5 Things About The Confusion Around Apps For Covid Tracking & Tracing
The need to reopen societies and economies requires a monitoring effort at scale with no precedent.
1. What an app is supposed to do:
a. identify new infections on a case-based basis,
b. prevent that people who came in contact with infected people spread the virus further or get severely ill by testing them promptly,
c. prevent these cases from spreading like wildfire, lest having to revert to Phase I, that is, lockdown or shelter-in-place orders.
2. Traditional or technology-aided methods
are effective if they fulfill all of the above. Vice-versa, apps could be even perilous by creating a false sense of security.
3. About monitoring
Traditionally: epidemiologists record all the names and contact details of all people at risk — Massachusetts is doing this, as is Germany, Jens Spahn, the German Health Minister explained to CNN on April 16.
With technology: it can be effective if all people who need to join do join. Otherwise it just doesn’t do the job, as is the case with most bluetooth solutions:
Example 1: a person fears losing her/his job, and decides to leave the phone at home, even knowing that she/he could be or is infected.
Example 2: a person to whom the bluetooth-based app tells that she/he was in contact with an infected person, decides not to get tested because she/he believes to know how to avoid infecting other people.
Example 3: a person to whom the bluetooth-based app tells that she/he was in contact with an infected person, decides not to get tested because she/he believes that because of a young age she/he can get over Covid as with a flu.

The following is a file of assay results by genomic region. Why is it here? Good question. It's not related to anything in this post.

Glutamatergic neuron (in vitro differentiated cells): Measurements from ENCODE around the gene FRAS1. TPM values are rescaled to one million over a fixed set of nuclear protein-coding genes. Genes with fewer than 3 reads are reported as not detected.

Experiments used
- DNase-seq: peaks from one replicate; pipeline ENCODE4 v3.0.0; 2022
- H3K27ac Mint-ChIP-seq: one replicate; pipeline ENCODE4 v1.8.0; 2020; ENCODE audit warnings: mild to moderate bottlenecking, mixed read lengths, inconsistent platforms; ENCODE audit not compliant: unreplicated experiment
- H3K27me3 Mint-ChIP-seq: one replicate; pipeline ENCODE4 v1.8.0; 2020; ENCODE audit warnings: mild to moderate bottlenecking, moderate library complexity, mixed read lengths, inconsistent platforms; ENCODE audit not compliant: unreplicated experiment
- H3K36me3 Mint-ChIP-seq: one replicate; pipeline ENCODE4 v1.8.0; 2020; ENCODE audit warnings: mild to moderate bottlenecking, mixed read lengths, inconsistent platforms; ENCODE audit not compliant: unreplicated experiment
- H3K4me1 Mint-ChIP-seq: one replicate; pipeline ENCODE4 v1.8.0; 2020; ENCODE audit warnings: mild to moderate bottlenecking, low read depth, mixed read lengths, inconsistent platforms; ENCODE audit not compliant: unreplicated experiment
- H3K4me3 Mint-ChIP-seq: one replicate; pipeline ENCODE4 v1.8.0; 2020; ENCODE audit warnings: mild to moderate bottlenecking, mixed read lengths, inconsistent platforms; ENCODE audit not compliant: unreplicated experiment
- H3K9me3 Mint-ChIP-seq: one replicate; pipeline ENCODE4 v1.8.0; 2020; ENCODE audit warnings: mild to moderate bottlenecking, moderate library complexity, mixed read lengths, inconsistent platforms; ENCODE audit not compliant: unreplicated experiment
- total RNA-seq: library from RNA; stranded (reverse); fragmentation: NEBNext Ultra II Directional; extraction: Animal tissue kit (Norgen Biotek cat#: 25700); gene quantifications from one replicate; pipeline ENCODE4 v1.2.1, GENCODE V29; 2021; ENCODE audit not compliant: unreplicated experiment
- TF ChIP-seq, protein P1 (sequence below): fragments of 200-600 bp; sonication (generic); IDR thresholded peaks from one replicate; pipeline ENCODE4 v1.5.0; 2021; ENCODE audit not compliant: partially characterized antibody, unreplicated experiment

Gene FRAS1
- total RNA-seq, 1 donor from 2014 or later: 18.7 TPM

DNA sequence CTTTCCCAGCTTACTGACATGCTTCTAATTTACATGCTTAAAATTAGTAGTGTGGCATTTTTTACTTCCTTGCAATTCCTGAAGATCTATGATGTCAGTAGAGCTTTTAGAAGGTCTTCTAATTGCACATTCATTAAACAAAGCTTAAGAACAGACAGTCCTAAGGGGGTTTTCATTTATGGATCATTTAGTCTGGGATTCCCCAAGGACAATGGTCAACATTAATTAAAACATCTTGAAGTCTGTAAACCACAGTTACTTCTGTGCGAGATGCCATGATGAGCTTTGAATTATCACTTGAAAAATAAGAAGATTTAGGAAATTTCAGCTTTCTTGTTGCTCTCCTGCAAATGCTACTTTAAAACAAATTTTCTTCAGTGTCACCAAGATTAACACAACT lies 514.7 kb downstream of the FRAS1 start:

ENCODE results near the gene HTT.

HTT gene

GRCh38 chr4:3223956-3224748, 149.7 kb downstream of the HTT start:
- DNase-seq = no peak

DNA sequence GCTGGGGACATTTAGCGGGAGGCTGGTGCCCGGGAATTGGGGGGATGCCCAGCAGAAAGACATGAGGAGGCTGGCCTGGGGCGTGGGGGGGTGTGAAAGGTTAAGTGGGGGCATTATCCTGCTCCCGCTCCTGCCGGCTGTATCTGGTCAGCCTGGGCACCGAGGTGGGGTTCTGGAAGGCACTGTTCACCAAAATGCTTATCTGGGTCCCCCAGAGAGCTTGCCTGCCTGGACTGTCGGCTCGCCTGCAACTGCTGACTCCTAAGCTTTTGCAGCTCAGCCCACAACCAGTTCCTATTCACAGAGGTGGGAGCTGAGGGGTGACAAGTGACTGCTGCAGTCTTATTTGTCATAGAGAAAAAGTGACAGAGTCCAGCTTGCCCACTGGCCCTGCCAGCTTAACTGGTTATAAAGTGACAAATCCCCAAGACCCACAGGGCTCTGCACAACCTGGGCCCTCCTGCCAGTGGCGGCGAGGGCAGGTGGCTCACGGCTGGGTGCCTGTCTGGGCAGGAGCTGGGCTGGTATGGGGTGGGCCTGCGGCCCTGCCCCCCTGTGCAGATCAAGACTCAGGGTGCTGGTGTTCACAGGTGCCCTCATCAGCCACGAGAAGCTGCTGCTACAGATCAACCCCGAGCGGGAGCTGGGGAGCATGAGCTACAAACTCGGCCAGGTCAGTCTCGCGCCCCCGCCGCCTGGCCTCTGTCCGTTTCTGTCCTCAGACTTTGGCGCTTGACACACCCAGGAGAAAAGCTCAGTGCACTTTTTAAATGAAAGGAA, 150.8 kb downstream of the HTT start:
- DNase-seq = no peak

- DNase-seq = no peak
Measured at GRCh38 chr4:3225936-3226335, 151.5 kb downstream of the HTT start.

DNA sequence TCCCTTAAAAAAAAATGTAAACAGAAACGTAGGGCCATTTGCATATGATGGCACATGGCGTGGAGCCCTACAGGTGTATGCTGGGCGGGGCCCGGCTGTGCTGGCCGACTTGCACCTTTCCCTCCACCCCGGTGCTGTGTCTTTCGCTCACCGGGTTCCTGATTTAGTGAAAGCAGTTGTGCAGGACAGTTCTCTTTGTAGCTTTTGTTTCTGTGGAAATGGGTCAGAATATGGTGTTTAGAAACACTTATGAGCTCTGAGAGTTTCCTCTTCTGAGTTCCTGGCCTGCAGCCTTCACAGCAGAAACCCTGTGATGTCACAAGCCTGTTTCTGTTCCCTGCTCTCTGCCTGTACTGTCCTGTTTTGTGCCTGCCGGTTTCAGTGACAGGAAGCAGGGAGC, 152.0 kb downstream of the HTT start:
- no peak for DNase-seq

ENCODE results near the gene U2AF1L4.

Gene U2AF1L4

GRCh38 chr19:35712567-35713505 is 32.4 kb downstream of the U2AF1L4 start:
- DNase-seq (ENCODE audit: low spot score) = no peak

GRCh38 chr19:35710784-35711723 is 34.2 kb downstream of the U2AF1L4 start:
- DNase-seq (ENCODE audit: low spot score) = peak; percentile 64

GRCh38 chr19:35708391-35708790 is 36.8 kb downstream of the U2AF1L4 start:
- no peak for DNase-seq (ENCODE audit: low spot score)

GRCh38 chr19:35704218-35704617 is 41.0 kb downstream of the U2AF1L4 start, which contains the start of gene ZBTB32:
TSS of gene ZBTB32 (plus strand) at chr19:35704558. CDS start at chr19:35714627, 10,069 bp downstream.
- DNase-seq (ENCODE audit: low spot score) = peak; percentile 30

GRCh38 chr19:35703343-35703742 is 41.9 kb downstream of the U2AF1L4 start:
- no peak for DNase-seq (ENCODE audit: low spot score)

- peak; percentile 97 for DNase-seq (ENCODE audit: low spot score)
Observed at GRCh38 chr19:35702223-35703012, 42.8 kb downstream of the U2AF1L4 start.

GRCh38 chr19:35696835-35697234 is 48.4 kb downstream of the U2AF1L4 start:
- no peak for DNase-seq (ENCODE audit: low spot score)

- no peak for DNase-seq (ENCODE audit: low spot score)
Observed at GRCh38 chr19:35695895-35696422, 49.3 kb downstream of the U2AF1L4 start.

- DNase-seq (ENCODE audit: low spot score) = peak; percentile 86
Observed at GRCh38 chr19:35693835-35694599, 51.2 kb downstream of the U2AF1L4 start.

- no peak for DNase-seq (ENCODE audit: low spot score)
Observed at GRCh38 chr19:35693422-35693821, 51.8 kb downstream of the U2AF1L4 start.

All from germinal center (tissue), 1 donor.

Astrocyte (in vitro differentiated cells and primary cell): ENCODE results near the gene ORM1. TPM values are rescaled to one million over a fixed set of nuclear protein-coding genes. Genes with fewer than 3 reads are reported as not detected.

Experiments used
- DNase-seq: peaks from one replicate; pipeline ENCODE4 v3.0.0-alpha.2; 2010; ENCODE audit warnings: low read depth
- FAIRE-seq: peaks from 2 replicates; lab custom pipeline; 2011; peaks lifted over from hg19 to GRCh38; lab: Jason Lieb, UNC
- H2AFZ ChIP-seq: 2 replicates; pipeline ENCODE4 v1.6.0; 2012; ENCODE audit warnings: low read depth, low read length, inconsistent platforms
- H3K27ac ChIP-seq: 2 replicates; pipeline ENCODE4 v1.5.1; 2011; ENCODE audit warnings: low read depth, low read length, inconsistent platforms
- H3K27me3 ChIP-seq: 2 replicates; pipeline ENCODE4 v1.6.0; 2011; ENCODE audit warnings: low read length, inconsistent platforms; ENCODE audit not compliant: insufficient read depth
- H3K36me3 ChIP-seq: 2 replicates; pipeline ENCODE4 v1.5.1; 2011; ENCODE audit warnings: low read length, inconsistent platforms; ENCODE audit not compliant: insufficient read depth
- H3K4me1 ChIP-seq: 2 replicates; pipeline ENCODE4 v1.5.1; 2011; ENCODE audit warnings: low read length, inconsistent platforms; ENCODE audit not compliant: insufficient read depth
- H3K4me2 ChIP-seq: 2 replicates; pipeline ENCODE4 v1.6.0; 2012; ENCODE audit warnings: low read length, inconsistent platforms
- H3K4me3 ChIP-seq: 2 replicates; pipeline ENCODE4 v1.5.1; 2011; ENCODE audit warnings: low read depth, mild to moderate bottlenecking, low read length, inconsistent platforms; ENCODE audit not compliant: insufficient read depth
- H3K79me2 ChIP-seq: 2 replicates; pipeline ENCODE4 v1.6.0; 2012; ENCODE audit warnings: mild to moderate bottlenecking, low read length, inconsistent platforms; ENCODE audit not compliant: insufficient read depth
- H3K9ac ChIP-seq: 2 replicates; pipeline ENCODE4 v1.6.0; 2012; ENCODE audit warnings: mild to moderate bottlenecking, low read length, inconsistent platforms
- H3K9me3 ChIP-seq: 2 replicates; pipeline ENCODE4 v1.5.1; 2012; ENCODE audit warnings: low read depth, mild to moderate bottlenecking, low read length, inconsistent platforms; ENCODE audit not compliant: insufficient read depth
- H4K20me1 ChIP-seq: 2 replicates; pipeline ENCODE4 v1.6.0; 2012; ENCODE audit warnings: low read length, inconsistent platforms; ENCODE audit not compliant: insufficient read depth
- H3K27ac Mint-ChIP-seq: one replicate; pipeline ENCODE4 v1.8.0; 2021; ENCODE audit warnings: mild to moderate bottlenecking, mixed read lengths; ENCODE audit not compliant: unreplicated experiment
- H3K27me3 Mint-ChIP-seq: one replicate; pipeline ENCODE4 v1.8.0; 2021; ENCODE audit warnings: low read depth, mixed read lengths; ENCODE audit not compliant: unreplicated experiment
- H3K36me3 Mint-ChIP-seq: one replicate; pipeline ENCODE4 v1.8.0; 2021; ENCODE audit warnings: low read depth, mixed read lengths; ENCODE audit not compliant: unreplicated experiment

There is no “human” or technological solution that preserves the total anonymization of the data and fulfills with effectivity, as is required by the Covid-19 virus, two tasks: alert people and track down all those at risk.
If data — such as contact details — are anonymous, par excellence, people at risk cannot be traced
5. Three basic conditions to ease of lift lockdowns
Many articles or debates fail to mention three conditions that need to happen to move from Phase I of the pandemic — generalized lockdowns — to Phase II — case-based follow-ups:
a. that cases and clusters are reduced to the point that contact tracing and tracking within that population can be comprehensive and granular,
b. that there is a methodology, whether “human” or technological, to monitor the contagion dynamics with negligible margins of ineffectiveness,
c. that controlling bodies have the manpower to do the tracing, tracking and monitoring of all potentially infected people.
Please note: I am not touching here upon the usefulness of apps or other technology solutions to map or track the general evolution of the pandemic for epidemiological research purposes, such as per regions, time, intensity, etc. There are many out there, among which the ones launched recently by Google and Apple, but this requires an expertise I do not pretend to have.